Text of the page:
This issue of Religion & Liberty features an article on Arthur Koestler’s classic novel Darkness at Noon, which reminds us of the soul-crushing apparatus of the Soviet state under Stalin in ways, perhaps, that nonfiction could not. An interview with Nobel prize-winning economist Vernon Smith reveals that science, free markets and religious faith aren’t incompatible. All are prescient in ways I shall explain below.
As I put pen to paper for 2016’s last issue of Religion & Liberty, news broke of a poll indicating only 55 percent of Americans believe communism “is or was a problem,” compared with 91 percent of elderly U.S. citizens. As for my generation—the Baby Boomers—at least 80 percent of us remember a past where communism shackled untold millions and conspired to kill an estimated 110 million people in the past century. And we fear a future in which these horrors against humanity might be replicated.
Conducted by YouGov, the poll surveyed 2,300 Americans and also revealed that half of all millennials would vote for an avowed socialist, with 21 percent of the same age group willing to countenance unabashed communism. It gets much worse. The percentages of millennials unfamiliar with totalitarian tyrants of the last century are woefully low: Mao Zedong (42 percent), Ernesto “Che” Guevara (41 percent), Vladimir Lenin (33 percent) and Joseph Stalin (18 percent). The dearth of contemporary economic education also is dismaying—32 percent of millennials responded they were unfamiliar with Karl Marx!
How has this come to pass? How could we as a nation allow the relative prosperity of the past three decades to become proof positive of George Santayana’s dictum that those of us who forget the past are doomed to repeat it? When a nation such as ours educates our younger generations so poorly and we as a whole fail to reach the top 10 in the Human Liberty Index compiled by the Cato Institute, the Liberales Institut and the Fraser Institute, it’s nothing short of appalling. Even more appalling is that the same 2015 index placed the United States in the 20th position out of 170 nations.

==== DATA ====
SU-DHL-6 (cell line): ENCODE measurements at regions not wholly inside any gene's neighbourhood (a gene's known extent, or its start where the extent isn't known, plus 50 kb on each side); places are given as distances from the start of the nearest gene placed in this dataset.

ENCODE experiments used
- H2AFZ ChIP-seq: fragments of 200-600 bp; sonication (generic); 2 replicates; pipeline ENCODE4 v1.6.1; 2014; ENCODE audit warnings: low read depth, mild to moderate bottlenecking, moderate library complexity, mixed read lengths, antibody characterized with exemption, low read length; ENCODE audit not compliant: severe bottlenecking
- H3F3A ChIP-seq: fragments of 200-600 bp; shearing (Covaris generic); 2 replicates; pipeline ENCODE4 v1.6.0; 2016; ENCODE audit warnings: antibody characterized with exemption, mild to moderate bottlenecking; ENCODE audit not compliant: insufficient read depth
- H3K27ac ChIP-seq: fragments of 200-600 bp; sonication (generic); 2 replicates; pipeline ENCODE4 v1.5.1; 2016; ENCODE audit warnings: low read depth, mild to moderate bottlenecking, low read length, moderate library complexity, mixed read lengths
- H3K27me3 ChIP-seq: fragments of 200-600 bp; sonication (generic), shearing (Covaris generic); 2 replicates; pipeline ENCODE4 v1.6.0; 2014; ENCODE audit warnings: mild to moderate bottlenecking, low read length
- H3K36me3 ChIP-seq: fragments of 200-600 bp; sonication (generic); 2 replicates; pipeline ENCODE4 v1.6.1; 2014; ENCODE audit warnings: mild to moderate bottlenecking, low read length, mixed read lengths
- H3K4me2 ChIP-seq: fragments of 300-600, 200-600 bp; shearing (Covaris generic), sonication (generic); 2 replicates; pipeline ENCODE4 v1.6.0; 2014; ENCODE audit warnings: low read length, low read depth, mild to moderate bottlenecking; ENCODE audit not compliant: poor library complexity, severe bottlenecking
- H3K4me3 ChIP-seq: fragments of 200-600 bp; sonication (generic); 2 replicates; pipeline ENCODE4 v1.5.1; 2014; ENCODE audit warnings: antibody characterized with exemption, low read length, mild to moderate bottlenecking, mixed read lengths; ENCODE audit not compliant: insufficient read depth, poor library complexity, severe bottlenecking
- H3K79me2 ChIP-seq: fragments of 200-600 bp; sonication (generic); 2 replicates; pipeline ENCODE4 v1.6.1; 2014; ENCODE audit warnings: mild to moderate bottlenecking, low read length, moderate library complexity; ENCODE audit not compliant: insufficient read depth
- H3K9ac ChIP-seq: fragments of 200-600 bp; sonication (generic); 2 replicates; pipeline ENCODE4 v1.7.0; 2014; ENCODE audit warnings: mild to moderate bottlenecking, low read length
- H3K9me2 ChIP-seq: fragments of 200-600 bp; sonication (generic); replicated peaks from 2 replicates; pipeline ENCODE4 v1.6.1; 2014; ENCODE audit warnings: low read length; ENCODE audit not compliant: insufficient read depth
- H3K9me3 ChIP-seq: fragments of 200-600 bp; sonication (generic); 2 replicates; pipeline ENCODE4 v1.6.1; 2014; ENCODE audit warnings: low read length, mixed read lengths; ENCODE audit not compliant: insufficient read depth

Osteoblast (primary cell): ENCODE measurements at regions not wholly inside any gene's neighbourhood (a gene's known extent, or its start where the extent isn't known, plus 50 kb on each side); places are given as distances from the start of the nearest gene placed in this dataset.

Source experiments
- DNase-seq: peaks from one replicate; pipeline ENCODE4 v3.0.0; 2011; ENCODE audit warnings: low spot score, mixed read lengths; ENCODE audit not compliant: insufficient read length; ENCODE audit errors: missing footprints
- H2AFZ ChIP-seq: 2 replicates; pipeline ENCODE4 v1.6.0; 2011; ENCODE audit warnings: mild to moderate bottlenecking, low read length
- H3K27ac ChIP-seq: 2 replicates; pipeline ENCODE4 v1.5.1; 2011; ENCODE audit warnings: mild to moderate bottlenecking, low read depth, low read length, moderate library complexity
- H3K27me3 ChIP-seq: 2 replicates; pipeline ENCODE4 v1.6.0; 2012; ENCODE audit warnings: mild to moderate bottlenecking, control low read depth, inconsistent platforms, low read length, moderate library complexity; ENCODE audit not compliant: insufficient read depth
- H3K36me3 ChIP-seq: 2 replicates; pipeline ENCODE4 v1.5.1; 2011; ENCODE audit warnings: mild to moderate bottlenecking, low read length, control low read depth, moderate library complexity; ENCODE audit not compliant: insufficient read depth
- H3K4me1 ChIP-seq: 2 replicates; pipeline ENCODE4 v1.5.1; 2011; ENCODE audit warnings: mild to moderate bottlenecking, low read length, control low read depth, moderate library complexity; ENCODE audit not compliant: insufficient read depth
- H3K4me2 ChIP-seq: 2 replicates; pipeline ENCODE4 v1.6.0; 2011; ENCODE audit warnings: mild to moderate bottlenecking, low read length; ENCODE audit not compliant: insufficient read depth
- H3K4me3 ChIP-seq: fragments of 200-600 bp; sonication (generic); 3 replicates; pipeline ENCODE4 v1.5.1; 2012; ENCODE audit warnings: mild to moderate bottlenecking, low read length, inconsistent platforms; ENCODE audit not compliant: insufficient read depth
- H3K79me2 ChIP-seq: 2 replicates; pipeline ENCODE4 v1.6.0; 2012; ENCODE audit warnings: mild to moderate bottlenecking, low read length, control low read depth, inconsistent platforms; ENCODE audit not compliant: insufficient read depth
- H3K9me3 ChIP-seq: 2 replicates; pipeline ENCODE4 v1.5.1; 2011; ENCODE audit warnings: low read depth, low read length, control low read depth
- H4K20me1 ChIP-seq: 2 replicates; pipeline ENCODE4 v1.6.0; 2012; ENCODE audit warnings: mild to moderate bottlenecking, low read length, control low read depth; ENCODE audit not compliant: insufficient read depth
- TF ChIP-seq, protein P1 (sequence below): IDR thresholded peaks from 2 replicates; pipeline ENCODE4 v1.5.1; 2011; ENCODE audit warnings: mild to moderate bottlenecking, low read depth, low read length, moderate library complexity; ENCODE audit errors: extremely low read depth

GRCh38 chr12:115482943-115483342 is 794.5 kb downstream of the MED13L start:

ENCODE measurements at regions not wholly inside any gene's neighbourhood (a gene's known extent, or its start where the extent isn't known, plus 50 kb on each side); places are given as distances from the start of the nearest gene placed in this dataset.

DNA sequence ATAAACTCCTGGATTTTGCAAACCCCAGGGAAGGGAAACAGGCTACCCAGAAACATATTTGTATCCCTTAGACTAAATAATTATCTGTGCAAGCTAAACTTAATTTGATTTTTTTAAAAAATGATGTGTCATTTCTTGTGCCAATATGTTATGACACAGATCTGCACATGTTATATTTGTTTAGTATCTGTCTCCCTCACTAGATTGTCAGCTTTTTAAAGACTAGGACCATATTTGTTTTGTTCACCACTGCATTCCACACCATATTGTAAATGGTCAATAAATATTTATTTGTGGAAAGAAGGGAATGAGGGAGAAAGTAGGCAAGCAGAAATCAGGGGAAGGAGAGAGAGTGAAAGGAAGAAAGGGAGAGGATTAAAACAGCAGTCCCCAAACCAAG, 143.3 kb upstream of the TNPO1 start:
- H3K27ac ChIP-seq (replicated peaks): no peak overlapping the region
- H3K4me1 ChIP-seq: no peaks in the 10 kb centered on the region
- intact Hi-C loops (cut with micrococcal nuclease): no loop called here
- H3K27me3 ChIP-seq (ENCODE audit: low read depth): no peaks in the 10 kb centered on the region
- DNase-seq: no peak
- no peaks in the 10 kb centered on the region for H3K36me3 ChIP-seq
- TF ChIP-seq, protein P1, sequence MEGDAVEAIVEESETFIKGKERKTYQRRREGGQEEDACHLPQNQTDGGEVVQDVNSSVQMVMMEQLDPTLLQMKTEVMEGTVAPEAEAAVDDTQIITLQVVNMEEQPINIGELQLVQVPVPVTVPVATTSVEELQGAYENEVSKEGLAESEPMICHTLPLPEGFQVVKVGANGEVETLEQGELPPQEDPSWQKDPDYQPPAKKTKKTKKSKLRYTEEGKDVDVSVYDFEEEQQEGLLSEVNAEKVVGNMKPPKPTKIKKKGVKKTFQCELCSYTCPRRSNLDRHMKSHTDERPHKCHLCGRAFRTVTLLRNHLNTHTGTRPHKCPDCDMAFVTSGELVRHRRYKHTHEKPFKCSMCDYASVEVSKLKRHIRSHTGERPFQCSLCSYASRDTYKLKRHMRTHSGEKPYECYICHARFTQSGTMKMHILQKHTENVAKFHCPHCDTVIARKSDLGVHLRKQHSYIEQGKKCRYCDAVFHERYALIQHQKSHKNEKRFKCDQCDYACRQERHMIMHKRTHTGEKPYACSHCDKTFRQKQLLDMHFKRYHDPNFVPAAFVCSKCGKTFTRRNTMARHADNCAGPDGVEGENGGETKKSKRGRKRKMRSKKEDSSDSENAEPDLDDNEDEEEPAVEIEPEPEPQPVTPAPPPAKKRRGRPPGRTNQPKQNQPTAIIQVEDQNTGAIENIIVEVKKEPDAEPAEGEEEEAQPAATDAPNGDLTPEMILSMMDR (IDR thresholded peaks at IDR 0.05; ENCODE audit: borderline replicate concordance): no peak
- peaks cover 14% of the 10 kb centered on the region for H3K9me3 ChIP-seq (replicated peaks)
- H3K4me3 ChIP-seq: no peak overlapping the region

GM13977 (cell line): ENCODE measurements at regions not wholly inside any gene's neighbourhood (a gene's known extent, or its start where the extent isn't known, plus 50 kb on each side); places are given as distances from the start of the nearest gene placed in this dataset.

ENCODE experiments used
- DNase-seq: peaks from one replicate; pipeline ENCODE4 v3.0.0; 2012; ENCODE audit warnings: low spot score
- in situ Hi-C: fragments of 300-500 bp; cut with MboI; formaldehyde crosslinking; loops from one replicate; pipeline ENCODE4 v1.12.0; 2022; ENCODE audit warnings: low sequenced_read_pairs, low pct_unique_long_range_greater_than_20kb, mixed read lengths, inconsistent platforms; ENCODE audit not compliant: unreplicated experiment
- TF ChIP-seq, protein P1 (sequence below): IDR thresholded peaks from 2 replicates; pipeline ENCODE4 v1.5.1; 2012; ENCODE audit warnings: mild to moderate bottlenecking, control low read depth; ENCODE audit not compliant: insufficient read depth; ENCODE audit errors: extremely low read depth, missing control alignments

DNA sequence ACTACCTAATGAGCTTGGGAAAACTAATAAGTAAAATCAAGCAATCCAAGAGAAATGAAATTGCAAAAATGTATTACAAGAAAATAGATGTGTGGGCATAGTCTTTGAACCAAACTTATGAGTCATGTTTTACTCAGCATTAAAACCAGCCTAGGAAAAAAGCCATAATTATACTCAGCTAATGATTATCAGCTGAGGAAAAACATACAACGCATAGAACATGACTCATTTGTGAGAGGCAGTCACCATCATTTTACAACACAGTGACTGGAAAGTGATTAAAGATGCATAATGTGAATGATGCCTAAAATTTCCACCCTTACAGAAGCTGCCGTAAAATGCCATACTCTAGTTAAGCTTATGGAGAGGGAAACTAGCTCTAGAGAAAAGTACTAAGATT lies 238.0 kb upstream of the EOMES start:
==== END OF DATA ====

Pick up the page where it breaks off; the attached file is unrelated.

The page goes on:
The Heritage Foundation and Wall Street Journal cast our country in a more favorable light in their 2016 Index of Economic Freedom, wherein the United States is rated “mostly free,” with an 11 ranking out of 178 countries. Yet, still, it’s disconcerting to live in a country considered the epitome of freedom throughout the world and to find ourselves excluded from the top 10 countries ranked for freedom and not even considered the most free country in North America. According to the Index:
Americans continue to lose economic freedom. Following declines in seven of the past eight years, the United States this year has equaled its worst score ever in the Index of Economic Freedom. Ratings for labor freedom, business freedom, and fiscal freedom have flagged notably, and the regulatory burden is increasingly costly.
I’ll leave it to readers to suss out all the reasons why the United States has slipped so drastically from the “free” category to “mostly free.” However, I would like to point out the direct correlation between the millennials’ poll responses above and the subsequent and measurable decrease in freedoms we enjoy in our country. It’s as if we’re forced collectively to suffer the death of a great nation by a thousand cuts rendered by overweening regulations, taxation and government incursions enabled by a thinly veiled political hostility to religious faith.
Little by little and piece by piece, our country’s citizens willingly forfeit their freedoms for the empty promises and unforeseen consequences of ultimately stifling government oversight. Among our infringed liberties are those guaranteed but increasingly neglected in the First Amendment; namely, religious freedoms.
Over the years, Acton has gathered together clergy, religious, philosophers, artists and economists to help us state our case that ordered liberty and freedom are natural rights bestowed upon all humanity by God and persistently under attack by power-hungry rulers. It’s time to renew our mission to replenish and reinvigorate people of all ages in the understanding that religion and liberty are inextricable. It’s past time to win the hearts, minds and souls of the millennials who know little to nothing of our cause, moving the needle back from “mostly free” to simply “free.”
Rev. Robert A. Sirico is president and cofounder of the Acton Institute for the Study of Religion and Liberty.